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  • Medically Needy plan gets reprieve
  • Bright Futures, tuition break GOP's ranks
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  • Budget negotiations hit two more bumps
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  • Hurricane Jeanne appears on track to hit Florida's east coast
  • Rumor mill working overtime after Florida hurricanes
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  • Four killed in Panhandle plane crash were on Ivan charity mission
  • Hurricane Frances caused estimated $4.4 billion in insured damage
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  • USF forces administrators to resign over test score changes
  • Man's death at Universal Studios ruled accidental
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  • State employee arrested on theft, bribery charges
  • Homestead house fire kills four children, one adult
  • Pierson leader tries to cut off relief to local fern cutters
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  • Jacksonville students punished for putting stripper pole in dorm
  • FEMA handling nearly 600,000 applications for help
  • Man who killed wife, niece, self also killed mother in 1971
  • Producer sues city over lead ball fired by Miami police
  • Tourism suffers across Florida after pummeling by hurricanes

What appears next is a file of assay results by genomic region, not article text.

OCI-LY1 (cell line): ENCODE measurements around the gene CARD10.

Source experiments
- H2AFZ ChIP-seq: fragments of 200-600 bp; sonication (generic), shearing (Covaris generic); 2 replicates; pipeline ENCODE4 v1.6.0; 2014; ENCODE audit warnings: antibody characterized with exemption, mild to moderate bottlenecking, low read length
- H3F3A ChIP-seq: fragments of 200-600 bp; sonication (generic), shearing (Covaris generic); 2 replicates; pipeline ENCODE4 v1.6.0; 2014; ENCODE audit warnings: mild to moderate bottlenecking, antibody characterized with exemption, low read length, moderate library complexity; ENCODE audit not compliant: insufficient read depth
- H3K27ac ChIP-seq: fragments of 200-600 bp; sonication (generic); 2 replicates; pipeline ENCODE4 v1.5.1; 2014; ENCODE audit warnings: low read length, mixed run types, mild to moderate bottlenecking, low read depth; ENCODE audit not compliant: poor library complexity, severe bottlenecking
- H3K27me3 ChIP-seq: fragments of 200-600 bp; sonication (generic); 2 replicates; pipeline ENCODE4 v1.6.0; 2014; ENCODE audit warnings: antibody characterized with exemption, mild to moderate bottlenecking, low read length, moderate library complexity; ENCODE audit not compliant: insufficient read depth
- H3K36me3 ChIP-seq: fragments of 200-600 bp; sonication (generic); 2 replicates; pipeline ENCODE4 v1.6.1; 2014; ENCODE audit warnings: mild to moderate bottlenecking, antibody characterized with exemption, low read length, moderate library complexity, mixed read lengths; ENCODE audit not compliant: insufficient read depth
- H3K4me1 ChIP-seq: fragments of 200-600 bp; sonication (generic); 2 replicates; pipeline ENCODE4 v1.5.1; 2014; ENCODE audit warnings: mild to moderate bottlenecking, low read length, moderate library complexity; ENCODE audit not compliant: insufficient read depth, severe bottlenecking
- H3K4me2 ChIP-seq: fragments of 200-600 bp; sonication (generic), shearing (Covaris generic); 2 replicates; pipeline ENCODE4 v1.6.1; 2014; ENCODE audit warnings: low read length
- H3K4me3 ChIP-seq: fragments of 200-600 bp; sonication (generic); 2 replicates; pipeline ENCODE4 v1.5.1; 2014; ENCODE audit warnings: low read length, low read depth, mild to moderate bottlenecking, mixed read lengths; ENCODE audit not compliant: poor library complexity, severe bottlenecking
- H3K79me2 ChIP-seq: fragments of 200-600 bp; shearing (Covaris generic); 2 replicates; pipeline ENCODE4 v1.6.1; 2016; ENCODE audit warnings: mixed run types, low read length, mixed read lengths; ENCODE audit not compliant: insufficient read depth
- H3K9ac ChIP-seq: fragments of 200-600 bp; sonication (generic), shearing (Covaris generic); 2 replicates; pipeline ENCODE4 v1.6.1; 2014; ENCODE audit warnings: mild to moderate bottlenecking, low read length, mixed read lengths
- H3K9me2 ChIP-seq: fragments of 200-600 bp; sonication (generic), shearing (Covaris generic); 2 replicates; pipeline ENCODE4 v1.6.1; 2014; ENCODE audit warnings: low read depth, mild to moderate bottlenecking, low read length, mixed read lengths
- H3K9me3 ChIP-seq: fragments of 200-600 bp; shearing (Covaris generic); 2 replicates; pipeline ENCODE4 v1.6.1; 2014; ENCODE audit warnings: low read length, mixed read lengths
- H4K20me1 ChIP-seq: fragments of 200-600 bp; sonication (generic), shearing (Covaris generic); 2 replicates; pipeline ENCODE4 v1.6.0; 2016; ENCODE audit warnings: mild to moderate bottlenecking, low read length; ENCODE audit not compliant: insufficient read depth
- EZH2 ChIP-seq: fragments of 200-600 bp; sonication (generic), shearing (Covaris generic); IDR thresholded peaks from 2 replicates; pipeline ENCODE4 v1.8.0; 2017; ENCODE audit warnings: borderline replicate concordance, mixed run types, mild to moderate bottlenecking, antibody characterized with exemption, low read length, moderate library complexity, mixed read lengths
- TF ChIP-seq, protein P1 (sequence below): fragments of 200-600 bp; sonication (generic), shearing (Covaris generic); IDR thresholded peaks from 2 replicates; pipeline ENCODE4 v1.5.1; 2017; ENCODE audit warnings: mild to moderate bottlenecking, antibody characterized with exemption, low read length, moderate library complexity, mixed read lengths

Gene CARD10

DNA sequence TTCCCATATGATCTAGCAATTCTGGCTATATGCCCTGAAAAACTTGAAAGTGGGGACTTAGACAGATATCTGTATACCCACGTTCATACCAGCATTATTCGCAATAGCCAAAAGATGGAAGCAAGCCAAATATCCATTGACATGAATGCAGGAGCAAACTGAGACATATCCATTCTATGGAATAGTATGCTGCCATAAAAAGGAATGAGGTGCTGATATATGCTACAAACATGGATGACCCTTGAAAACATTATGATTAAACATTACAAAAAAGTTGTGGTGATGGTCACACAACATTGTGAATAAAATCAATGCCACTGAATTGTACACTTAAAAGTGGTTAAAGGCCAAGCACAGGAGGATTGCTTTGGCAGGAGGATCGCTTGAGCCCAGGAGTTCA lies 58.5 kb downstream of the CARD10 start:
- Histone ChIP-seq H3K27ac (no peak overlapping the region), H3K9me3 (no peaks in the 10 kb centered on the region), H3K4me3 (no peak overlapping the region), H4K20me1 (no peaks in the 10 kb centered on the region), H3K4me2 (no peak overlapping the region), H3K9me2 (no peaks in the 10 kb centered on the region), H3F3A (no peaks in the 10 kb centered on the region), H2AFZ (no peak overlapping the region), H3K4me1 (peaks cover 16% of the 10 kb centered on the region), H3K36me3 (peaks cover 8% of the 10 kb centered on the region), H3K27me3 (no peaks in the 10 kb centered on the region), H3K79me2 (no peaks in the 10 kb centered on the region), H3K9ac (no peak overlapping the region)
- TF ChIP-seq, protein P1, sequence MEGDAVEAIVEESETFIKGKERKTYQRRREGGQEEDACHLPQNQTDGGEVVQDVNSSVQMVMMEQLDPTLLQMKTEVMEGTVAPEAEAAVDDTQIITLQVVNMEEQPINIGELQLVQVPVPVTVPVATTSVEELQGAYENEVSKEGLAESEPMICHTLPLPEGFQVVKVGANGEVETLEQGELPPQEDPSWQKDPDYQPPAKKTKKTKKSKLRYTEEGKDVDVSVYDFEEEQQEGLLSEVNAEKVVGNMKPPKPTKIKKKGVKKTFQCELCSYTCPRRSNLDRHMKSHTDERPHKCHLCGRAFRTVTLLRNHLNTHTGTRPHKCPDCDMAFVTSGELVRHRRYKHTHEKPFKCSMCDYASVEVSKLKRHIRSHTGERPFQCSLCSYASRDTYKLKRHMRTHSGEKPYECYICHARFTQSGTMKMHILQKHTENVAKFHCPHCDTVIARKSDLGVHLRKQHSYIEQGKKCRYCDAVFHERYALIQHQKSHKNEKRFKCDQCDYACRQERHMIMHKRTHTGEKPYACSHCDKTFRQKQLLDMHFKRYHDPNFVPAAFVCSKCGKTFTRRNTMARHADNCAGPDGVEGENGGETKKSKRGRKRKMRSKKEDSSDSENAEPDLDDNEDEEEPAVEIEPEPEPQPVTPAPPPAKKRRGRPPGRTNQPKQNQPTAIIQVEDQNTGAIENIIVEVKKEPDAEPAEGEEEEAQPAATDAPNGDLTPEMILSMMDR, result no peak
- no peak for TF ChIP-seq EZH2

• Key dates in the life of Terri Schiavo
  • An excerpt from the unanimous ruling in the Schiavo case
  • Four confirmed dead after small plane crash in Panhandle
  • Correction: Disney-Cruise Line story
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    Medically Needy plan gets reprieve

    The deal still must be approved by the state Senate, which is expected to consider it today.

    By ALISA ULFERTS, Times Staff Writer
    © St. Petersburg Times
    published April 29, 2003

    TALLAHASSEE - A weekend of negotiations between House Speaker Johnnie Byrd and Senate President Jim King produced a deal that will keep the state's Medically Needy program alive for another year, avoiding budget cuts scheduled to take effect Thursday.

    The deal still must be approved by the state Senate, but both sides said Monday they are confident that will happen quickly.

    "Both groups have shown their intent to do that this time around," said King, R-Jacksonville.

    The House passed the measure Thursday. The Senate is expected to take it up today. It would then go to Gov. Jeb Bush to sign.

    Shauna Anderson, a kidney-transplant recipient from Altamonte Springs who depends on the program to survive, said she will rejoice - when the governor signs the bill.

    "I'm really, really hopeful, but I don't want to get myself too psyched up in case it falls through," said Anderson, 31, whose antirejection drugs cost $3,000 a month.

    "I don't care who takes credit for it. As long as they take this gun away from my head, I'll praise them."

    In a legislative session dominated by a multibillion-dollar budget shortfall, the looming cuts to the $368-million Medically Needy program got lawmakers' attention like nothing else.